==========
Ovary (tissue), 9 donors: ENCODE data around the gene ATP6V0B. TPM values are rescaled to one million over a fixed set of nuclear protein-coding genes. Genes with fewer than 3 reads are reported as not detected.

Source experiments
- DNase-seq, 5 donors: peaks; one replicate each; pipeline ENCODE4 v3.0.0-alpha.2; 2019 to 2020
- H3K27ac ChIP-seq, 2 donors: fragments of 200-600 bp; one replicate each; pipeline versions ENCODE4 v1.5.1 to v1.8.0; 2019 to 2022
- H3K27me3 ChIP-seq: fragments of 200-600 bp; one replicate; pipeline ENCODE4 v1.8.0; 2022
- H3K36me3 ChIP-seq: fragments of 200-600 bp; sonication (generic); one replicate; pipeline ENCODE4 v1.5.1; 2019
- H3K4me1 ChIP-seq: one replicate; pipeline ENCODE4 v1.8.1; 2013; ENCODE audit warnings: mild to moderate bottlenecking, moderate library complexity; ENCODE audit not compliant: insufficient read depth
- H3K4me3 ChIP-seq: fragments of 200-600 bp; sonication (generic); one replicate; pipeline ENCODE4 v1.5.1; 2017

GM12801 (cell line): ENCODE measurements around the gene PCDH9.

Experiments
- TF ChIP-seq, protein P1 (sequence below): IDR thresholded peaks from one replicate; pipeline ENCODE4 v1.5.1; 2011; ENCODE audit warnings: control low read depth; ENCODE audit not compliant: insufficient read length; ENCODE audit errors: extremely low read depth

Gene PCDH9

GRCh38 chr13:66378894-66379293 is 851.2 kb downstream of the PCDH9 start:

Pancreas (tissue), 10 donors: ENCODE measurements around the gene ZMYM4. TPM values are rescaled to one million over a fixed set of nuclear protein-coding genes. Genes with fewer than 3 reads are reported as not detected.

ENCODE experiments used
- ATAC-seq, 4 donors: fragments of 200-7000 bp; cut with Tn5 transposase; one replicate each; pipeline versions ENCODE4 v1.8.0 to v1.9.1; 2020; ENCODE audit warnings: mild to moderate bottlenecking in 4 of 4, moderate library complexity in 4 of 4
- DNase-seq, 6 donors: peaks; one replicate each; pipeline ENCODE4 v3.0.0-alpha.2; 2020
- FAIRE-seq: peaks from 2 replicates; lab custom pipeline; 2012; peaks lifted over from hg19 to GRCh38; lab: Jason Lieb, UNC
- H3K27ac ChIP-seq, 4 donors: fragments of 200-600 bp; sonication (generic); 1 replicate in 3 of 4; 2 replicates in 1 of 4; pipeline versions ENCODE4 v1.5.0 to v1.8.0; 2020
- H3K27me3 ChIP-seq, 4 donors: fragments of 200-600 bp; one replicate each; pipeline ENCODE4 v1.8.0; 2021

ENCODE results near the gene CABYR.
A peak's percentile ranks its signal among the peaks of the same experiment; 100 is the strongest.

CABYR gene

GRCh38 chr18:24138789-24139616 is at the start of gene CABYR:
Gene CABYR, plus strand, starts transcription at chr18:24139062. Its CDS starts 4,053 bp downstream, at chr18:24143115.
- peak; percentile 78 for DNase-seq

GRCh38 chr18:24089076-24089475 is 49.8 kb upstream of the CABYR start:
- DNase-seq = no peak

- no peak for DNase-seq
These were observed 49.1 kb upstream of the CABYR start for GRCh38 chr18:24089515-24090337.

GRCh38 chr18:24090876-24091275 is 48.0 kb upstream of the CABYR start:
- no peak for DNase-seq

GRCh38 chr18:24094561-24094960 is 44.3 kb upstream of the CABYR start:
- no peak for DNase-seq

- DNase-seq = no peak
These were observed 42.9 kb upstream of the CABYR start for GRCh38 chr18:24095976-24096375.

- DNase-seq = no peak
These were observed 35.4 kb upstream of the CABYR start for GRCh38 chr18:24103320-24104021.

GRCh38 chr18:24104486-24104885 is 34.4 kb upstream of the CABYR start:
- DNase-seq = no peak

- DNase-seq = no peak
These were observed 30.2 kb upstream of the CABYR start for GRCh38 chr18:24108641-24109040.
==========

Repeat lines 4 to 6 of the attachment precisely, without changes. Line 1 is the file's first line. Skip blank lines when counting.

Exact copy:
- H3K27ac ChIP-seq, 2 donors: fragments of 200-600 bp; one replicate each; pipeline versions ENCODE4 v1.5.1 to v1.8.0; 2019 to 2022
- H3K27me3 ChIP-seq: fragments of 200-600 bp; one replicate; pipeline ENCODE4 v1.8.0; 2022
- H3K36me3 ChIP-seq: fragments of 200-600 bp; sonication (generic); one replicate; pipeline ENCODE4 v1.5.1; 2019